Millions of Americans access low-cost health insurance plans through their employers. Under federal law, all U.S. employers with at least 50 employees must offer health insurance to at least 95% of their full-time employees and their dependent children. The law states that full-time status is working at least 30 hours per week.
But some employer-based health insurance plans cover more than just the minimum requirements as defined in the Affordable Care Act (ACA). In fact, some employers even extend health care coverage to their part-time employees.
Employer-based health insurance is often the most affordable option for individuals and families. Depending on the company, you may even be covered as the spouse of a full-time employee. However, spousal coverage is not a requirement as defined in the ACA regulations; only the employee and children up to age 26 are required to have coverage.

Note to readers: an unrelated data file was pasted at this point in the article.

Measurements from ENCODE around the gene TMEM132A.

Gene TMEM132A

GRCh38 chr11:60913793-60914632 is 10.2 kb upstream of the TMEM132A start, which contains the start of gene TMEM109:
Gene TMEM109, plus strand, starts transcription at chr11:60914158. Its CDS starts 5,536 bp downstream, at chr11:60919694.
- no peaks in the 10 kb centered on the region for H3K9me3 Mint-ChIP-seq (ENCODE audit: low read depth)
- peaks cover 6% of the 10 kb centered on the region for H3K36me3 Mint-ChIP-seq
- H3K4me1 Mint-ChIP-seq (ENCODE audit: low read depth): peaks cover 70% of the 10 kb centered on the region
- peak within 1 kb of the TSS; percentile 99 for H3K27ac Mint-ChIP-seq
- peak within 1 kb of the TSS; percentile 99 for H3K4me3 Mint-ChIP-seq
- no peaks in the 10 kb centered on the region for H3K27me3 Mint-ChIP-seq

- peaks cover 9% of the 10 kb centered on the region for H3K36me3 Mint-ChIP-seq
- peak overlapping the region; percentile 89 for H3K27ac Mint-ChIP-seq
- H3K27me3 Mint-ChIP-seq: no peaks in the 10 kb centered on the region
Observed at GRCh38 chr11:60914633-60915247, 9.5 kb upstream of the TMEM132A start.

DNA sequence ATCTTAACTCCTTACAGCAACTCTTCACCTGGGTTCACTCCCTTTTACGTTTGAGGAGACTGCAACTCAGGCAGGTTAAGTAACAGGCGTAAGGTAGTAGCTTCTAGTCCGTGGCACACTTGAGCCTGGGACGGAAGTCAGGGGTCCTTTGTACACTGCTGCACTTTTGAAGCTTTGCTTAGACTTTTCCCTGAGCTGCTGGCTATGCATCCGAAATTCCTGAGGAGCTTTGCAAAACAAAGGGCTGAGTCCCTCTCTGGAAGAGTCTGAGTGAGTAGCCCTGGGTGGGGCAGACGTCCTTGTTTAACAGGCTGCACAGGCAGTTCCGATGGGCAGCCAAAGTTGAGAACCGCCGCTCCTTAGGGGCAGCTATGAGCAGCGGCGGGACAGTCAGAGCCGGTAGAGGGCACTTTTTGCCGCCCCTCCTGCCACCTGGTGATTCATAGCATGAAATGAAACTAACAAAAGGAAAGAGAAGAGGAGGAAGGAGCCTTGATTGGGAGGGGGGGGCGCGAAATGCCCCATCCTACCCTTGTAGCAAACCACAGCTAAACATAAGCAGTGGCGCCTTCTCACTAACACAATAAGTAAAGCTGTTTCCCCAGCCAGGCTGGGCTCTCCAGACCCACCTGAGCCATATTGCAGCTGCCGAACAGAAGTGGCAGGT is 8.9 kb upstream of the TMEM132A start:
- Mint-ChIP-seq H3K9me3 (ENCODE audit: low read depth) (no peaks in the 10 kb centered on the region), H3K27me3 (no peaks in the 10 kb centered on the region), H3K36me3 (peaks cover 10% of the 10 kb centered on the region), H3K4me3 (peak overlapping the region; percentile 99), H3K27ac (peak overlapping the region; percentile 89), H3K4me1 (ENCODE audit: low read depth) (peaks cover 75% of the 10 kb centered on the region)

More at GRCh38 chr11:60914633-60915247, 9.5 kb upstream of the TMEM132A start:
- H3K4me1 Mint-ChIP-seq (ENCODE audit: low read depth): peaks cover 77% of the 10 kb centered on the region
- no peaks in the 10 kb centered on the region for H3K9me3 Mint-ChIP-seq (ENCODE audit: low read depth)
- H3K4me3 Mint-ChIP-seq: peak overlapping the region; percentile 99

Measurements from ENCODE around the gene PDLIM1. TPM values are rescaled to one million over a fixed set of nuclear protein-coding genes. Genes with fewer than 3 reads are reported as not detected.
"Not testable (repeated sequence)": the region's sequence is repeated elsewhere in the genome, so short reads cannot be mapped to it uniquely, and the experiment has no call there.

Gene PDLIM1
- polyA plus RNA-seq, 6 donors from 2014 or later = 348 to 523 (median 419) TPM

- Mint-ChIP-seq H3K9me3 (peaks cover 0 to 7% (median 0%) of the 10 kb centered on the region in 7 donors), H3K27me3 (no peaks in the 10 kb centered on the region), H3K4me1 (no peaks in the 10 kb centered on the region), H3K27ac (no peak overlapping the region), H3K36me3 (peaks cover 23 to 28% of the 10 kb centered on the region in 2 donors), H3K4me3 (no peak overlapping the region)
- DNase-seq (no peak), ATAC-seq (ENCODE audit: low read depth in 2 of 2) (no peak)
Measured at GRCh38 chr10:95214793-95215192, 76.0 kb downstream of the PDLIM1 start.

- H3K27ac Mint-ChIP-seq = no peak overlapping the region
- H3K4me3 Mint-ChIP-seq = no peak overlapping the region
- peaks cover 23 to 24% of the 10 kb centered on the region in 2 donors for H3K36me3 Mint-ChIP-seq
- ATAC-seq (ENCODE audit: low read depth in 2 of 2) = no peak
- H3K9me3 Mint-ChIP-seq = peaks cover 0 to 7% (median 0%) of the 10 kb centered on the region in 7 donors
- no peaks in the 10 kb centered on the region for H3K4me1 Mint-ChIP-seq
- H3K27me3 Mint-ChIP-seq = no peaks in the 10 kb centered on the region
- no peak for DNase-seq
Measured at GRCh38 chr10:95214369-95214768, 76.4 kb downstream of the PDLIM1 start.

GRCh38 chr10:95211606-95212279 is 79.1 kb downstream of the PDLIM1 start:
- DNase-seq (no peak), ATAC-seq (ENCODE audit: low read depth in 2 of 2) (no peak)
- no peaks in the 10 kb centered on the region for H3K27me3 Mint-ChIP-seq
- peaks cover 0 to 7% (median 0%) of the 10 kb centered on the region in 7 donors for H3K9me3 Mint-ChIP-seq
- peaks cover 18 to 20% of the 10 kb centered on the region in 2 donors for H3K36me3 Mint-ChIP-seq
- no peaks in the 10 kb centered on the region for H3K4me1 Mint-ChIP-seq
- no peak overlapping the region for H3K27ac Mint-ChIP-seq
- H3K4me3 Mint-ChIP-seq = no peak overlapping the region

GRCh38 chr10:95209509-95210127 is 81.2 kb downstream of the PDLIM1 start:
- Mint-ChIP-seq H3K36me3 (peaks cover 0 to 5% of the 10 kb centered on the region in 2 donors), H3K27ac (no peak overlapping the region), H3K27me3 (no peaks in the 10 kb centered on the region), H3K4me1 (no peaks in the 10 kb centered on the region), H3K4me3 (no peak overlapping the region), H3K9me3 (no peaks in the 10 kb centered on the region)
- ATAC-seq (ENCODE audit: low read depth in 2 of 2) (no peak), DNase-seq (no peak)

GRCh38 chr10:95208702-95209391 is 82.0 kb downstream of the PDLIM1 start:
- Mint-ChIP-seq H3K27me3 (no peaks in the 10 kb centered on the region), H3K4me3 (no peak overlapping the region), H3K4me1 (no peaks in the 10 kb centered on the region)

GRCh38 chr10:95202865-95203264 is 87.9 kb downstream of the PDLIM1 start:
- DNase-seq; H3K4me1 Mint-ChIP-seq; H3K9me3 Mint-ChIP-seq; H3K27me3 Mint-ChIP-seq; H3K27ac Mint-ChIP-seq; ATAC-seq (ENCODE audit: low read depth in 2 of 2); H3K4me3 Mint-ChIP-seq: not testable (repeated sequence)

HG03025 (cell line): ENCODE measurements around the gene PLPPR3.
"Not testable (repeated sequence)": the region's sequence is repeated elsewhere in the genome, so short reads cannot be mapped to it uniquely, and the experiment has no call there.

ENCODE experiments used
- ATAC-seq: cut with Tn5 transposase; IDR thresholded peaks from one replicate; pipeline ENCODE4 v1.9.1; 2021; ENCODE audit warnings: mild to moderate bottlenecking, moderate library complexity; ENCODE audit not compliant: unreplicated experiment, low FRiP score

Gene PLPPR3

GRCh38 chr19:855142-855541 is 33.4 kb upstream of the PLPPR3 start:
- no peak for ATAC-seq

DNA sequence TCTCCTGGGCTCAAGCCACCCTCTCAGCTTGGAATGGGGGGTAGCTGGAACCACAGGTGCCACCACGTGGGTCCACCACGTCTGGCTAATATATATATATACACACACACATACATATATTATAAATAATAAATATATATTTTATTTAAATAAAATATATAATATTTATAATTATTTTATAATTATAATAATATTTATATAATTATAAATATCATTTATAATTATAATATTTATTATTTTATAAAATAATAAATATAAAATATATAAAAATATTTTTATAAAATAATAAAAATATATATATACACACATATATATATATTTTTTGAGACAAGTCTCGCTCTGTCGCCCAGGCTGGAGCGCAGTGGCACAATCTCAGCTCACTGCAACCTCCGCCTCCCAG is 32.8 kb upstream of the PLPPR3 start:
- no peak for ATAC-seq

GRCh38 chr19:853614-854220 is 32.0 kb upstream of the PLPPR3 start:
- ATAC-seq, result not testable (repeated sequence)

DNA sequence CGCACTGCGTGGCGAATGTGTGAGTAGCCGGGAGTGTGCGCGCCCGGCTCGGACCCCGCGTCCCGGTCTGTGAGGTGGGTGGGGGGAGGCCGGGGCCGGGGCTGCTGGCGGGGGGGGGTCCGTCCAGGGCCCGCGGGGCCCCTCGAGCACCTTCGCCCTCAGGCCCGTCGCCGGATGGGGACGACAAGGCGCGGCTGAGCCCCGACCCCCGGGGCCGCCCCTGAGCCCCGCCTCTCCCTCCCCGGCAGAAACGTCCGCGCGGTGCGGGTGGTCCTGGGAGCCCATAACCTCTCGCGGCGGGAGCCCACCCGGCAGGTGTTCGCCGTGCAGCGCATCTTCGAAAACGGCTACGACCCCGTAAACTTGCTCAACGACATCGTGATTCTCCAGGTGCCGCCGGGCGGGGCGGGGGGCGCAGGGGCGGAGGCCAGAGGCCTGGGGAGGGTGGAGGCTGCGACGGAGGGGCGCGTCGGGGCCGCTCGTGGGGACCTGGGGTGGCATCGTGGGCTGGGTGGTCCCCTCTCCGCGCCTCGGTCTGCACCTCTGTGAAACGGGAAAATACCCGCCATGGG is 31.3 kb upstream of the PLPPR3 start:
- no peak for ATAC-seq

Getting cheap health insurance through your employer is possible due to the way in which the costs are shared. Employers help pay the costs of health care for their employees; most pay at least 50% of the cost of premiums. Some employers may even pay up to 80% or more.
Compared to the plans offered on the Health Insurance Marketplace, the cost of employer-based health insurance plans is generally far less because of the cost sharing. When you purchase an individual health insurance plan, you are responsible for all the costs associated with your health care, unless you qualify for a federal subsidy based on your income.
The total amount that you will pay for your health insurance premiums depends on a few factors. Generally, the larger the employer, the more they may be able to pay for employees’ premiums. Insurance companies often provide discounts to employers in exchange for signing their employees up for a policy. The more employees they have, the more money they may receive in discounts.
If you work for a smaller company, getting cheap health insurance from your employer may be a bit more difficult. Although your employer may pay some of your premium costs, it may still be out of your budget. Before you enroll in an employer-based health insurance plan, it may be helpful to compare your estimated costs with another type of health insurance plan. You can shop for Marketplace insurance plans, estimate your premiums and determine if you qualify for a subsidy based on your income. This will give you a better understanding of the type of plan that works with your budget.